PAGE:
Coffee Grounds


Researchers from the University of Indonesia’s Faculty of Engineering, Metallurgy and Materials Engineering Department (DTMM FTUI) have found an innovative way to use coffee grounds as a component inside lithium-ion batteries that might help improve performance and reduce the need for environmentally damaging materials.

Lithium-ion batteries are ubiquitous in our modern-day lives, and in particular, form the platform on which modern-day electric vehicles are built. However, they come with several problems practical and environmental, which this discovery may help alleviate.

Perversely, the first problem is that lithium-ion batteries and cells do not contain environmentally friendly components. Lithium itself is a metal mined at a high cost to the environment by requiring vast quantities of water, often at the expense of local wildlife. Two other materials, cobalt and nickel, are mined under harsh conditions. They also come with an impact on the environment.

So an immediate Challenge for improving the sustainability of these batteries is to substitute some of those problematic materials for a more sustainable option.

This is where researchers in Indonesia think they might have made the first steps towards a solution by using waste coffee grounds.

Our team attempts to overcome the weaknesses of mixing Sn or Si and active carbon from coconut shell waste into composites. We also turn coffee waste grounds into graphene which will be mixed with LTO (Lithium Titanate Oxide, used to reduce short circuits while the battery is charging, increasing safety) 

Head of the Lithium-Ion battery development research team, Anne Zulfia Syahrial

 The team’s first step is to carbonise the coffee grinds by heating them to 800 degrees, from which they create graphene. Graphene itself is an interesting material. It is only one atom thick yet hundreds of times stronger than steel of the same thickness. Some of the properties of graphene are that it is very good at conducting electricity and in making that flow of electrons predictable and consistent. This is also key to improving safety (remember the year the Samsung Galaxy Note phones were banned from aeroplanes because they were a fire hazard)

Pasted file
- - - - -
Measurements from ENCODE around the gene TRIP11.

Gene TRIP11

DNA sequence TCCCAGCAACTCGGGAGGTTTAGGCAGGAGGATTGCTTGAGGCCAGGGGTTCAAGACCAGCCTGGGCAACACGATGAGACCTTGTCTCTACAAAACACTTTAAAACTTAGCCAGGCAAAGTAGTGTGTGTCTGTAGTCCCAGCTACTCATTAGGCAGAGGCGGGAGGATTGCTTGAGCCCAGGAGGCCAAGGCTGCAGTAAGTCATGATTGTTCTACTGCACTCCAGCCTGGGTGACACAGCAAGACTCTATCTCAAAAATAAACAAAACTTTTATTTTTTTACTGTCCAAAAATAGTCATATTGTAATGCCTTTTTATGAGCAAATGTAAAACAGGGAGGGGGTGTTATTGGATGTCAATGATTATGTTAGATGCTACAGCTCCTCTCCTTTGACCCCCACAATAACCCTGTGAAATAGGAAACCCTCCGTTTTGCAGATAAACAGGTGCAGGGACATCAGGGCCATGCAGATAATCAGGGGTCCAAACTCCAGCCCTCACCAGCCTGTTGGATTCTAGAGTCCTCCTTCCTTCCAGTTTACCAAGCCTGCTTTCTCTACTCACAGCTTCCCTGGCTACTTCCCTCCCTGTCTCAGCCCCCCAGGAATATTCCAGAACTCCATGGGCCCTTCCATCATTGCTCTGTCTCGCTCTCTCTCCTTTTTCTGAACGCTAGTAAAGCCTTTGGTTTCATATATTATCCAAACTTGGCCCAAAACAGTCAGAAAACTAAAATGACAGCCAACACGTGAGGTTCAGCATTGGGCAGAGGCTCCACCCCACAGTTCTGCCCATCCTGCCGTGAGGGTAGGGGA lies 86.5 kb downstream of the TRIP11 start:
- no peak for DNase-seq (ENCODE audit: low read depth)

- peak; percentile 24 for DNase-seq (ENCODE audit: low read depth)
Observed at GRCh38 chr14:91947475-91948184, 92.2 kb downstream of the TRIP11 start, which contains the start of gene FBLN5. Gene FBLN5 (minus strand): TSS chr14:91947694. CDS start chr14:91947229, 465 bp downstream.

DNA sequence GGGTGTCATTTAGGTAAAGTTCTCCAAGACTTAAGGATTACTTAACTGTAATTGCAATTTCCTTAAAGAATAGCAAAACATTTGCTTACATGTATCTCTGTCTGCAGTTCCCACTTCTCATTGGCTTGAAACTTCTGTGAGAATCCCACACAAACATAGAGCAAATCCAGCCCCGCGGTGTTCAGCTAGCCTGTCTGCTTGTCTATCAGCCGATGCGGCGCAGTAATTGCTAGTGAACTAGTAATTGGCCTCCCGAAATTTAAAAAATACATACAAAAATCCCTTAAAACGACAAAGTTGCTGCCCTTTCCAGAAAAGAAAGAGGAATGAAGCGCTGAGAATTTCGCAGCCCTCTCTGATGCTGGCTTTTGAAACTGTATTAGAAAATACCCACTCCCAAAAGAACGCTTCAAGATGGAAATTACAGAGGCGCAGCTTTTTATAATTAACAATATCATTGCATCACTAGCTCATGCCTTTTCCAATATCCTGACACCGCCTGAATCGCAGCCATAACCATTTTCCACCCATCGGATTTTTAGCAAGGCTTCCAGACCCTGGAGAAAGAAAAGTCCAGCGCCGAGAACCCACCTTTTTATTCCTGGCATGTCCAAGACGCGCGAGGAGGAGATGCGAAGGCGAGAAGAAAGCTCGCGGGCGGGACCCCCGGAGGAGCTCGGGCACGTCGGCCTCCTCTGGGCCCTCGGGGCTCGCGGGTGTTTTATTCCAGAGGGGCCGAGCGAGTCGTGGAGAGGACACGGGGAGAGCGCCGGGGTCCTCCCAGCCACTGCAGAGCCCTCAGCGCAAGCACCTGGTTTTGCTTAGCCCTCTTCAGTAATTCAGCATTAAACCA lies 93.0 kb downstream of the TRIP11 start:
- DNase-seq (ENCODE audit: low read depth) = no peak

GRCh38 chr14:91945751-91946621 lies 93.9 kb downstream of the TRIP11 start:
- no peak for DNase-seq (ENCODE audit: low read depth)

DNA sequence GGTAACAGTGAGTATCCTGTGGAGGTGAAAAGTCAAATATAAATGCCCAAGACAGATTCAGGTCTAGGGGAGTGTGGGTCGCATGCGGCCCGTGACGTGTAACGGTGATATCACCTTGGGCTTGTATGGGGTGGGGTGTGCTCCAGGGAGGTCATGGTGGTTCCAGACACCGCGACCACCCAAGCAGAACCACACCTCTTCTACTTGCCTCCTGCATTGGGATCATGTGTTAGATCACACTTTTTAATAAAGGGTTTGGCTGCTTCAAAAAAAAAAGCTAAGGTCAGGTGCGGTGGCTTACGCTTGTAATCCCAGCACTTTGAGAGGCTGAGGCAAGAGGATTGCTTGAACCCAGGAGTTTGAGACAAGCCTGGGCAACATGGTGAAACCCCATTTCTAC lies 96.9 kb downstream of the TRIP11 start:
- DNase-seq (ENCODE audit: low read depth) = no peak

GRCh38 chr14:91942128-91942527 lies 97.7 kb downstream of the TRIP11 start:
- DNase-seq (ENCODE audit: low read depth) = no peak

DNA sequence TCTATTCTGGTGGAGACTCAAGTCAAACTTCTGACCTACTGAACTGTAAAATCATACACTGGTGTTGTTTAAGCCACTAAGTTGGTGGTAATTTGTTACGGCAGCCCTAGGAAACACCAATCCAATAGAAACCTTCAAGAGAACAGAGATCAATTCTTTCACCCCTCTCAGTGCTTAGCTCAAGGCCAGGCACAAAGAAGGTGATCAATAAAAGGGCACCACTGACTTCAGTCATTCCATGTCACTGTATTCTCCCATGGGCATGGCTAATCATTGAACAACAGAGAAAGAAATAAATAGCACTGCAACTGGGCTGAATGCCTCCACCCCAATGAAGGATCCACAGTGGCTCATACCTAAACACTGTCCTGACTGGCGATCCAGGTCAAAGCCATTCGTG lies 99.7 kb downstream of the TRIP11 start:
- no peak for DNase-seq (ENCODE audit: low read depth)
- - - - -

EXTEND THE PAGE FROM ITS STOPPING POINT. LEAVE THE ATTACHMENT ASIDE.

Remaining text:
The graphene is used as the battery’s anodes – which is responsible for discharging power and allowing power to flow back in when recharging.

The researchers point out that current graphite-based lithium batteries are significantly larger and heavier and take longer to charge. 

The team has challenged themselves to make a battery at less than half the weight of current models, to perhaps as low as 200kg from the current 500kg of existing batteries. This would have the effect of increasing the range a vehicle can travel since it would have an improved power to weight ratio.

The research shows that Indonesia has a huge potential to become a market leader in terms of EV batteries, with the abundance of materials that can be used to produce batteries that are available in Indonesia’s nature,

The University of Indonesia Engineering Faculty Dean Hendri D.S. Budiono

The paper also refers to super-fast charging times of perhaps just 15 minutes versus the several hours it currently takes to charge an electric car fully. While this sounds amazing, the concept of what is known as supercapacitors have been a dream for years. In fact, they already exist, and I own a power drill that charges in 30 seconds and lasts 30 mins. However, the technology has never scaled to larger batteries.

There is much competition to solve this problem, however. For example, an article in the Guardian newspaper this January described an Israeli company that also claimed to recharge car batteries in 5 minutes.

We often see stories about the uses of waste coffee grounds. However, suppose the researchers are successful in their design. It could be the most innovative application of coffee waste yet, contributing to designing environmentally friendly batteries that we will all depend on in the future.


  • Nick Baskett


    Nick Baskett is the editor in Chief at Bartalks. He holds a diploma from the Financial Times as a Non Executive Director and works as a consultant across multiple industries. Nick has owned multiple businesses, including an award-winning restaurant and coffee shop in North Macedonia.

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